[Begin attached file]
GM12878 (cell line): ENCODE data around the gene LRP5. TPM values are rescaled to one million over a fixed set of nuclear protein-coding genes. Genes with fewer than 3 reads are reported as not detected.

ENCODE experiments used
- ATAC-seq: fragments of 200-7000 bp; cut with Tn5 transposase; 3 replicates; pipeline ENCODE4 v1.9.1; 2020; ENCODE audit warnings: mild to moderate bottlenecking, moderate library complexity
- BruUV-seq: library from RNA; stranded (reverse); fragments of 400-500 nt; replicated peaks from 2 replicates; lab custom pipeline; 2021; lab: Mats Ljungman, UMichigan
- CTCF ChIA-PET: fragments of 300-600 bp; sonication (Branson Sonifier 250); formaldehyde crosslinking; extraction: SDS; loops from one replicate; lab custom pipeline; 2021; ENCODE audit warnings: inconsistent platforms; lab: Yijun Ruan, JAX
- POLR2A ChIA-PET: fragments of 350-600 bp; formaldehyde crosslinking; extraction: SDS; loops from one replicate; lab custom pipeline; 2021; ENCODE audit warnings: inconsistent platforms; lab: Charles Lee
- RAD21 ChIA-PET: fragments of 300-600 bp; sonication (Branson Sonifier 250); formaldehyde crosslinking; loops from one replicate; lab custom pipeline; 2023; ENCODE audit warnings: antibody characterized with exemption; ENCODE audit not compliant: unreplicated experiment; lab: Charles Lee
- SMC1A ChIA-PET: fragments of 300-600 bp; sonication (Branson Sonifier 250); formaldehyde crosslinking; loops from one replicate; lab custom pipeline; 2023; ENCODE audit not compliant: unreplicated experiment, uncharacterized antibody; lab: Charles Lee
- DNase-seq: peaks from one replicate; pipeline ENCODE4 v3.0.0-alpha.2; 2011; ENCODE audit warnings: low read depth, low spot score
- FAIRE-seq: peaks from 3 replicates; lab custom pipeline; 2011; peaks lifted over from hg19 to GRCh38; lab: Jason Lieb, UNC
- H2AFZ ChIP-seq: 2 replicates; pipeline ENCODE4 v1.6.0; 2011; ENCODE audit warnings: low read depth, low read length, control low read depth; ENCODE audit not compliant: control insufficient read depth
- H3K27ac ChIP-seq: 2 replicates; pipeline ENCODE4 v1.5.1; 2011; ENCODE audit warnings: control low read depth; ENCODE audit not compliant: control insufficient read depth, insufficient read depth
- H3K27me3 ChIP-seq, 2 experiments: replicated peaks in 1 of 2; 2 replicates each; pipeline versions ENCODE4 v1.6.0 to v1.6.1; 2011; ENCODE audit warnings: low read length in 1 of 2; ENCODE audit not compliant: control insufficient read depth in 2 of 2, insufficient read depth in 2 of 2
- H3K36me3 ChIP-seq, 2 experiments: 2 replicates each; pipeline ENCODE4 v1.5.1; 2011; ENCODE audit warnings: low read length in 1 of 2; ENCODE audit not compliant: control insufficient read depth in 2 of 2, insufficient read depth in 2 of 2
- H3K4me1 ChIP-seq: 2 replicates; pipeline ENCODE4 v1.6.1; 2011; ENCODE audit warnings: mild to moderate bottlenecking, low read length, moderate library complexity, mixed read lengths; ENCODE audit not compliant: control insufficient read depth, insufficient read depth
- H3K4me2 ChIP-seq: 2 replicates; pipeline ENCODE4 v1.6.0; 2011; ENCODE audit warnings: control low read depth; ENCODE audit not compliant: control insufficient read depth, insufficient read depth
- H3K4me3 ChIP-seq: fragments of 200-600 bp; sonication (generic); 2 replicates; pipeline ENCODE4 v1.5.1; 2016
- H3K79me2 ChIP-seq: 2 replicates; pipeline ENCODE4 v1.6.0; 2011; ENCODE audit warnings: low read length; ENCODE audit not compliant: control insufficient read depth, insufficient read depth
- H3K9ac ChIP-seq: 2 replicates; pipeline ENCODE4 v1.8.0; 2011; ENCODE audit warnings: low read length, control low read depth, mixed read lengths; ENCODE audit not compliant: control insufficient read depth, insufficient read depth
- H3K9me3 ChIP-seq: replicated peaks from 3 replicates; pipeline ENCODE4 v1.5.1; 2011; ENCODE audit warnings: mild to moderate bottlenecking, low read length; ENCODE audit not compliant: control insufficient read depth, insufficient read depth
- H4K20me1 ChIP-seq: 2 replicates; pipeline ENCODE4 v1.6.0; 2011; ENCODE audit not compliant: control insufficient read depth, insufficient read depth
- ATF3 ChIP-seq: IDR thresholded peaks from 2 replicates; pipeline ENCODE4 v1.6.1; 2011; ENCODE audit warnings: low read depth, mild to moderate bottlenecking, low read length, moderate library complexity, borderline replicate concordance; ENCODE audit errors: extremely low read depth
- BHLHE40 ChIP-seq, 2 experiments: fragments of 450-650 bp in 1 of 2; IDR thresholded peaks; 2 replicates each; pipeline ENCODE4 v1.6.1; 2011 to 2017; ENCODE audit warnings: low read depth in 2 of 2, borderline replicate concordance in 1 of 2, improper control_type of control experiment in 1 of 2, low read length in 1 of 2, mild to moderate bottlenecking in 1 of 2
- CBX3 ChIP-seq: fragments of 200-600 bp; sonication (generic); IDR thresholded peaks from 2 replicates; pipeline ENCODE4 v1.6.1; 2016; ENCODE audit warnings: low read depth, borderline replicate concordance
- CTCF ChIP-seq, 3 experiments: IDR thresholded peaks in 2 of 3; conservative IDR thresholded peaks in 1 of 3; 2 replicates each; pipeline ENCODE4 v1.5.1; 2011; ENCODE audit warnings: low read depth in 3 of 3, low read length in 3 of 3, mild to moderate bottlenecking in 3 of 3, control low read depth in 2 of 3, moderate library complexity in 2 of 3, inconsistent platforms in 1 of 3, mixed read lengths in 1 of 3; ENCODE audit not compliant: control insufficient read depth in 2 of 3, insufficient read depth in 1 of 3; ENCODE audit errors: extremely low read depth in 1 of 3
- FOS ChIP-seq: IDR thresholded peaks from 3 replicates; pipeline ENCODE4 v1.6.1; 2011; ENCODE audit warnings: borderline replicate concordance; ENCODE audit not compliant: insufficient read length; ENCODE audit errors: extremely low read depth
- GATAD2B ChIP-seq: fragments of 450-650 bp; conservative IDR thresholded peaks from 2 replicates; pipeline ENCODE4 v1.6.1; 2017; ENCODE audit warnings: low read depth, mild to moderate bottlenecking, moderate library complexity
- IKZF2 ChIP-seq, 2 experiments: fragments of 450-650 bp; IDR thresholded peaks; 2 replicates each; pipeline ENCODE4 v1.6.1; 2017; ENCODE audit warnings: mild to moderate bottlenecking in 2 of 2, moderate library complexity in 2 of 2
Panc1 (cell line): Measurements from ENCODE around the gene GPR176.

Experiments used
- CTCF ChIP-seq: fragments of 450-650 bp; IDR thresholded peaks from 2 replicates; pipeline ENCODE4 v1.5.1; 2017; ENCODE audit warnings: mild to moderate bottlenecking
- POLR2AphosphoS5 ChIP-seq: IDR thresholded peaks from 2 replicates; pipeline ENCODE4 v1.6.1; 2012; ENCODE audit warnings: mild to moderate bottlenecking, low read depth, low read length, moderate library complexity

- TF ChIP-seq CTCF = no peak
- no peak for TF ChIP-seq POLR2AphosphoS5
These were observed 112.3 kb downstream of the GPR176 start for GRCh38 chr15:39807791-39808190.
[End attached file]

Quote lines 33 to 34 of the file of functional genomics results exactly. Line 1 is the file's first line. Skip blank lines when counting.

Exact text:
- TF ChIP-seq CTCF = no peak
- no peak for TF ChIP-seq POLR2AphosphoS5